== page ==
What is yoga?
An A to Z of novelty practices
The yoga world today has evolved far beyond its ancient Indian roots. Over time, the practice has been adapted, adjusted and altered, leading to a huge variety of schools and style of yoga on offer. More recently however, yoga seems to have entered the realm of novelty fitness fads – some crazier than others – that are attracting new students to the mat by the day. We’ve done a round-up of some of the more unconventional practice styles that have popped up around the world of late for your yoga reading amusement… it seems nothing is sacred anymore!
A trend that has – pardon the pun – really taken off in the last year or so, Aerial Yoga combines traditional asanas with acrobatics and is practiced in stretchy hammock-like slings that allow the body to take on a weightless feeling as you move. Up, up and away!
Currently being hailed as one of the world’s weirdest fitness trend, Alien Yoga actually has roots in ancient yogic practices. Also known as Nauli, it is an intensive pranayama that involves completely exhaling, isolating the abdomen and pulling it under the ribcage before contracting and releasing the muscles. Not for the inexperienced, but it’s certainly not for aliens either! Watch Hot Yoga Ibiza founder Sebastien Carincotte perform the pranayama here.
There’s nothing quite like that first refreshing sip of water during a class, but have you ever thought about replacing it with an ice cold brewski? Yogis in Germany (but of course) have beaten you to it, introducing classes where students lift beer bottles to the sky, the challenge being not to spill, in different poses. The idea is that the philosophy of yoga is teamed with the pleasure of drinking beer – health-wise, however, we’re not so sure of the benefits…
For some men, the thought of entering a yoga studio filled with lithe women lifting their legs above their heads can be intimidating, and rightly so. With this in mind, a Boston yoga studio recently introduced Broga – a class simply geared towards making bros more comfortable with the practice as they learn their way around a mat for the first time.
Well, if it was good enough for Lord Shiva… certain texts say the Hindu god would consume cannabis before entering a meditative state and now a school of yogis are following this mythological example. Cannabis yoga is generally only practiced in places where the drug has been legalised for medical use and some classes vaporise the cannabis into the studio, while others encourage students to get high on their own supply before.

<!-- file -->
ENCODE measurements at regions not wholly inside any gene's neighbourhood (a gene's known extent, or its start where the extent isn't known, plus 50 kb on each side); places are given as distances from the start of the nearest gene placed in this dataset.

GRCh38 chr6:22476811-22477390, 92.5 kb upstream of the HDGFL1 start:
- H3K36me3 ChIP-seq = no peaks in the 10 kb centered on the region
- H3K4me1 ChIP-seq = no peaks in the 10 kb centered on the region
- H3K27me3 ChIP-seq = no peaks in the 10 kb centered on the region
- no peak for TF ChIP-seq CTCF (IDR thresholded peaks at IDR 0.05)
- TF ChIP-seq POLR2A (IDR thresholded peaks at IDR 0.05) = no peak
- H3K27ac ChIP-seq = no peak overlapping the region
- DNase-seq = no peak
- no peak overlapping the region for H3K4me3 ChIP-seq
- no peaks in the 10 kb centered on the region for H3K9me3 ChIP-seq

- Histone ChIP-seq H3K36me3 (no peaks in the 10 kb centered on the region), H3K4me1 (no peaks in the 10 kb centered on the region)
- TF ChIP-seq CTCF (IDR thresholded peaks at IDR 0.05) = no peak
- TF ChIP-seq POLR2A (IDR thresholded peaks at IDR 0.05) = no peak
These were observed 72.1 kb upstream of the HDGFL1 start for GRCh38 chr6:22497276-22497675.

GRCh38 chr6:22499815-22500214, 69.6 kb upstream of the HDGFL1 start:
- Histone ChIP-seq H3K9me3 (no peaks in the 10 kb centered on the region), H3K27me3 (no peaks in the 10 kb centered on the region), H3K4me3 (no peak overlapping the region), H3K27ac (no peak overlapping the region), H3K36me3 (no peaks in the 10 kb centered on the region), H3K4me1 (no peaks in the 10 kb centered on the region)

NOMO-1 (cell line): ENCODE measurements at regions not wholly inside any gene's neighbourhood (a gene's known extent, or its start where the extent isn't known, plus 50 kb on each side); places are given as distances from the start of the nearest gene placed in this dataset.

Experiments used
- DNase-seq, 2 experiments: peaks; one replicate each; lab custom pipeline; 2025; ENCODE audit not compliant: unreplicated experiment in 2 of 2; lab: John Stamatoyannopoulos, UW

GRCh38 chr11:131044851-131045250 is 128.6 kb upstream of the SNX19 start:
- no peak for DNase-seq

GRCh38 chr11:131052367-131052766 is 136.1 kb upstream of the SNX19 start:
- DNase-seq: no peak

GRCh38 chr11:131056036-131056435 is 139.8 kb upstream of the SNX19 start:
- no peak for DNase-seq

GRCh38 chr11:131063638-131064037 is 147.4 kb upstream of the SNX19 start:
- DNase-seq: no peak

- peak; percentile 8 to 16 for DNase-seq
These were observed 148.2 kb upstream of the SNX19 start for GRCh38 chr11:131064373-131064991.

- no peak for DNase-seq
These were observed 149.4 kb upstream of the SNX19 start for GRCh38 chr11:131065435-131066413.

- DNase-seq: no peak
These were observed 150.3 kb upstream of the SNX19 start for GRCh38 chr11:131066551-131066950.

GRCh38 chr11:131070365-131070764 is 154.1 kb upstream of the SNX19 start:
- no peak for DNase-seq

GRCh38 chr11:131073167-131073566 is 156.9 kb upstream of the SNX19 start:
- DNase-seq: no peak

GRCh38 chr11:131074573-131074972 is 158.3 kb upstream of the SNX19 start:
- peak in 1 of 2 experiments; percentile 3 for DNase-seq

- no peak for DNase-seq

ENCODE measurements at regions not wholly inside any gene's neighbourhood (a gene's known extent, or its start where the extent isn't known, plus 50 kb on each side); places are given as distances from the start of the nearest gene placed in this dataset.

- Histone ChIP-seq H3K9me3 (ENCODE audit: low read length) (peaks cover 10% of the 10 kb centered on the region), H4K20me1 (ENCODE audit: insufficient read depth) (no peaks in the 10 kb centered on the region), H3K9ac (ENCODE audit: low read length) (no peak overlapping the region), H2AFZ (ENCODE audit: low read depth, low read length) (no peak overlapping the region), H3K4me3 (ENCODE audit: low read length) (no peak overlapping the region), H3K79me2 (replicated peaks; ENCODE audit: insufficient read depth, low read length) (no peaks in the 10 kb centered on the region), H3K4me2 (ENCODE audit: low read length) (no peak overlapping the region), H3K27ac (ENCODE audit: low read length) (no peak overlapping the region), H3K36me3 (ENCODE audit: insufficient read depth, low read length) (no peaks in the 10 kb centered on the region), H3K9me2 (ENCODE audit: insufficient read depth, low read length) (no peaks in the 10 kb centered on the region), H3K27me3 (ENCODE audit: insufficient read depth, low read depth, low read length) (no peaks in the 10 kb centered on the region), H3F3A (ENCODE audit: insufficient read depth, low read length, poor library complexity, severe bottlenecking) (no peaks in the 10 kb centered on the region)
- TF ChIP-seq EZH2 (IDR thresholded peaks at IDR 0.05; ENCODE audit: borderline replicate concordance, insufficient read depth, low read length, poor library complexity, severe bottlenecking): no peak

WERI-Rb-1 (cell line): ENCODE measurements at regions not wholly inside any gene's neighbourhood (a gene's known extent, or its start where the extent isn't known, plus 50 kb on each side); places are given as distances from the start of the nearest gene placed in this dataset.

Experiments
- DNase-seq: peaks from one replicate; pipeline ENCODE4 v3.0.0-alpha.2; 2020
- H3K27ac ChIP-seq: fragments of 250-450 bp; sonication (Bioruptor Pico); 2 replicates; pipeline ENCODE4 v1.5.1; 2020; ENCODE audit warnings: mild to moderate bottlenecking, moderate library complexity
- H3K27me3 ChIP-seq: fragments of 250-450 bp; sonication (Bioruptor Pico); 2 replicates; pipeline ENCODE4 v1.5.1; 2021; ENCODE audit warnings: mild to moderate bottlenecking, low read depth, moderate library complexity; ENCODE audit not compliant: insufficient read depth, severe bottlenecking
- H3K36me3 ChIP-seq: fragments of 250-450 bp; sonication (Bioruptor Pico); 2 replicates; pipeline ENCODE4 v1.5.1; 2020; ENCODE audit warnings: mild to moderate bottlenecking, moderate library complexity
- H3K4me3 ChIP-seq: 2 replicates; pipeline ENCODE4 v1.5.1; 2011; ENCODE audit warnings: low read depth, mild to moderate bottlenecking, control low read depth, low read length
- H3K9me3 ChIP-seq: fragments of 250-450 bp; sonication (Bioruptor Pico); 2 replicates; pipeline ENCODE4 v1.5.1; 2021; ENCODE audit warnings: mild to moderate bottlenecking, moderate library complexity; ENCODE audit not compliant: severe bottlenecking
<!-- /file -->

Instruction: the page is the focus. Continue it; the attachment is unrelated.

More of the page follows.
Haven’t got time to walk Fido before class? With Doga, you can simply bring him along, where he’ll also be treated to doggie massage and taught to stretch alongside humans! Upward and downward dogs are interesting in theory (and without a canine companion in tow), but in practice? It brings a whole new meaning to doing it doggie style.
Practicing yoga on a horse’s back is certainly not for the uninitiated, but for those equestrians who have a trusty steed as a companion, it’s another way to deepen the connection between. Using the unstable surface of the horse’s back allegedly allows you to sharpen your focus, calm your mind and heighten your awareness. Ideal if your horse’s name is Matt.
Let’s face it – we’ve all had a hunger pang mid class. Foodie yoga fuses the practice with healthy ingredients and art of slow cooking. And while you don’t get to take a bite of an apple mid Happy Cow Face position, you will be served a healthy dinner on your mat directly after Savasana. The New York Times calls it the experience where chakras and chocolate combined, and students are taught to apply the same mindfulness, awareness and gratitude they give to a yoga posture to their cuisine.
If you’re not afraid of a little hoof-to-human contact, there are animal sanctuaries who offer yoga classes in the company of gorgeous little baby goats. These four-legged friends leap gleefully around the class, climbing on students’ backs as the move in and out of different positions. The baby goats are like animal therapy, the interactions proven to raise your serotonin and dopamine levels while decreasing the stress hormone cortisol.